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Effect of different flower thinning techniques on annual fluctuation of macro and micronutrients in sweet cherries
Published September 19, 2007

The seasonal dynamic of macro- and micronutrients uptake of a sweet cherry cultivar cv. 'Katalin' (Prunus avium L.) was studied according to apply different flower thinning techniques. Beside control treatment, three thinning treatments were performed: (I) thinning for I flower/inflorescence, (2) thinning for 2 flower/inflorescence, (3...) thinning for 3 flower/inflorescence. Soil examination was carried out to establish the growing conditions of orchard site. Moreover, for studying the temporal dynamic of nutrient uptake plant analytical examination was performed four times per year based on leaf collecting according to the phenological phases. It was found that the macro- and micronutrients contents of leaves were showed significant differences between treatments before ripening, at ripening and after ripening stage. It was found that thinning has influence on mineral composition of leaf. Flower removal unbalanced the equilibrium of generative and vegetative processes. The applied manual flower thinning treatment resulted improving vegetative processes like nutrient uptake and storage.

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Levels of some micronutrient in dried and fresh fruit samples of apricot cultivars
Published April 25, 2012

Concentration of Boron (B), Copper (Cu), Iron (Fe), Magnesium (Mg), Manganese (Mn) and Zinc (Zn) was analyzed in fresh and dried fruit samples of “Jumbo cot“, “Tom cot“, “Gold strike“, “Gold bar“, “Bergeron“, “Bergrouge“, “Sweet cot“, “Yellow cot“ and “Zebra“ apricot cultivars. Concentration of the studied el...ements was strongly affected by cultivars. B, Cu, Fe, Mn and Zn content of “Tom cot“ was significantly higher than other cultivars. “Gold strike“ had the highest amount of Mg. Similar tendency was observed in “Zebra“ and “Sweet cot“ where Mn content was significantly higher than the other element contents.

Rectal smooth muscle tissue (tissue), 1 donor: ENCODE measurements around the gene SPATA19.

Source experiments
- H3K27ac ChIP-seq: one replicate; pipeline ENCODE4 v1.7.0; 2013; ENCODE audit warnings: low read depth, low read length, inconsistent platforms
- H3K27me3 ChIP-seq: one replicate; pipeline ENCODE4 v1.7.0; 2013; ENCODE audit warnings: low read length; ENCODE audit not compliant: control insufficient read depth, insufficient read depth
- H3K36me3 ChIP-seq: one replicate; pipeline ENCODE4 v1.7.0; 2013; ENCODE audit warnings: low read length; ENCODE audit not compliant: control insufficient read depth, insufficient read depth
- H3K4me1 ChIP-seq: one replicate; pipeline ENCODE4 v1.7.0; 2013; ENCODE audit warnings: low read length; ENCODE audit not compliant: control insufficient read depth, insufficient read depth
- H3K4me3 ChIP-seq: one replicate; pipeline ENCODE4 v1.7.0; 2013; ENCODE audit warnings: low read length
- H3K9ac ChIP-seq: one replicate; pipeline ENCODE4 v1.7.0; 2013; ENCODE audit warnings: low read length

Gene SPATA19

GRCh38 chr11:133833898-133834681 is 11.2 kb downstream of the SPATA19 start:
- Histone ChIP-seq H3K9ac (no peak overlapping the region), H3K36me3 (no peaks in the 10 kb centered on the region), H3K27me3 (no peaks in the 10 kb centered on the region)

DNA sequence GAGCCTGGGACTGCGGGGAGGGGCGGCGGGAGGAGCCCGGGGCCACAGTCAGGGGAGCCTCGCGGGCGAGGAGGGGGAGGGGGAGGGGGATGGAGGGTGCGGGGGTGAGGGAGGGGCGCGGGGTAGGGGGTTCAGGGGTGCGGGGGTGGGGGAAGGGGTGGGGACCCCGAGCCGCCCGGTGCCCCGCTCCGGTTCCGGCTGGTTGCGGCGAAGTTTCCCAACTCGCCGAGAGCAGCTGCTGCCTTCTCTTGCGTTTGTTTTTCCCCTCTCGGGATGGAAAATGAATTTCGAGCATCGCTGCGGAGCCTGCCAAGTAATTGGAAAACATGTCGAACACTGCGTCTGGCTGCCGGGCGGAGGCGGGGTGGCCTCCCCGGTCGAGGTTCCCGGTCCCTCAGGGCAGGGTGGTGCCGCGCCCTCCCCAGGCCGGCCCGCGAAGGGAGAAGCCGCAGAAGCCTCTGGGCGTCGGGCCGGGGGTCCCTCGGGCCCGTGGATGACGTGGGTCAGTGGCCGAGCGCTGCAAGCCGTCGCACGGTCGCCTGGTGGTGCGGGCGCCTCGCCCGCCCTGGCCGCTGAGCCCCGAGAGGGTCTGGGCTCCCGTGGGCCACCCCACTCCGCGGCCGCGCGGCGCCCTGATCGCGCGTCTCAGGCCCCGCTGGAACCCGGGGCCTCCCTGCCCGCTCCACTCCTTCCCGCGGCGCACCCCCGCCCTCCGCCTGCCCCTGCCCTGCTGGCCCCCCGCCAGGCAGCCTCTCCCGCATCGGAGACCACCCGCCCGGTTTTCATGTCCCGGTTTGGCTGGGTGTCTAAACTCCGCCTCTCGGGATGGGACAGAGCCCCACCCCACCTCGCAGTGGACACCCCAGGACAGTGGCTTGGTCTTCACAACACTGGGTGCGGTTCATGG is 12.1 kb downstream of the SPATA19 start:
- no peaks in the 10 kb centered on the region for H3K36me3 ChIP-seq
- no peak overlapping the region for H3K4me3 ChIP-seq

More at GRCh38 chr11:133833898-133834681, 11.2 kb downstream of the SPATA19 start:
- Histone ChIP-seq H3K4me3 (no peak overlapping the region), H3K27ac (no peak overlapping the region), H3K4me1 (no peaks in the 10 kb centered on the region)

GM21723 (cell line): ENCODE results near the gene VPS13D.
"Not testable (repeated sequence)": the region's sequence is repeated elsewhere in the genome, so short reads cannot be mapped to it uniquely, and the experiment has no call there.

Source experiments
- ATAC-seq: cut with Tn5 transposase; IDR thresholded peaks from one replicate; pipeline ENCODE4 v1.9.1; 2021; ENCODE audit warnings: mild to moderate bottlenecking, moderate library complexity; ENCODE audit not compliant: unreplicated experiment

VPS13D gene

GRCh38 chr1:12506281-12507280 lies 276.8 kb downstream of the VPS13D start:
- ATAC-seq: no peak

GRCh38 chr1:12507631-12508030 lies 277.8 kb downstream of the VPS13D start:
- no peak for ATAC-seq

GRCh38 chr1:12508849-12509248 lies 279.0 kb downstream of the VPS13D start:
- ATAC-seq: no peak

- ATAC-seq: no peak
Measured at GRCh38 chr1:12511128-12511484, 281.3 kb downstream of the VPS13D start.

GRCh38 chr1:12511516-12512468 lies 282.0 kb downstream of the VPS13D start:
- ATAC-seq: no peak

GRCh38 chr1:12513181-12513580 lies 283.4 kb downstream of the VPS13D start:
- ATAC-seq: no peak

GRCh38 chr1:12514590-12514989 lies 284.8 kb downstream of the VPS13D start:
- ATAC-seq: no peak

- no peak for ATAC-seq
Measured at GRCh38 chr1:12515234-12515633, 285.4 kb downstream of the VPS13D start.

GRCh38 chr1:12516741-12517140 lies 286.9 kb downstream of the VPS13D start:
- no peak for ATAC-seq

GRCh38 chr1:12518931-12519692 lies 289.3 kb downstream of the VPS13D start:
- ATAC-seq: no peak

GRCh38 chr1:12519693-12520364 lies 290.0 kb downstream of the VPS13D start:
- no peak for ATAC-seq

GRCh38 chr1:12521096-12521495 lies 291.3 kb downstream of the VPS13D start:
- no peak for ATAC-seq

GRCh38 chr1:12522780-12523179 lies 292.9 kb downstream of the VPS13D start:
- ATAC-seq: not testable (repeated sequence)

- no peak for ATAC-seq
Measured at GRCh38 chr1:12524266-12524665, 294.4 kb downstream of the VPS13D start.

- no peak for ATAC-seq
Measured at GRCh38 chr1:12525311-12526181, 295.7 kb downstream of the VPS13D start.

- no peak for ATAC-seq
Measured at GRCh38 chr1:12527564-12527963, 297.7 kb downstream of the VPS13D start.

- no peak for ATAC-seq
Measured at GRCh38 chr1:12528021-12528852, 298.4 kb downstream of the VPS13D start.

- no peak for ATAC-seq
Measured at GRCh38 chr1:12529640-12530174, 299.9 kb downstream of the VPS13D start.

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Selenium enriched vegetables as biofortification alternative for alleviating micronutrient malnutrition
Published April 22, 2014

There is a very difficult equation for malnutrition and over-consumption. That means malnutrition even of vitamins and/or minerals (Ca, Cu, Fe, I, Mg, Se and Zn, vitamin A) affects more than two billion people worldwide, largely due to low concentrations or poor bioavailability of the nutrients in the diet. In some developed countries in, over-consumption, particularly of over-refined cerealbased foods, has contributed to the development of an epidemic of metabolic diseases. So, producing nutritious and safe foods sufficiently and sustainably is important target at the same time challenge of modern agriculture. In the past, great efforts have focused only on increasing crop yields, but enhancing the concentrations of mineral micronutrients has become an urgent task. The main daily food source is the staple crops specially in developing countries of the world, i.e., wheat, rice, cassava, beans, sweet potato or maize. These kind of plants are often deficient in some of mineral elements. Thus, the increasing of bioavailable concentration of micronutrients in edible crop tissues (via biofortification) has become a promising strategy in modern agriculture, providing more nutritious foods, to more people, with the use of fewer lands. Biofortification of these trace elements can be achieved application with agronomic process such as soil or foliar fertilization or crop breeding even conventional technic and/or genetic engineering. This review highlight progress to date and identify challenges faced in delivering biofortified vegetable crops as well as the agronomic approaches and tools to improve crop yield and micronutrient content of food crops.

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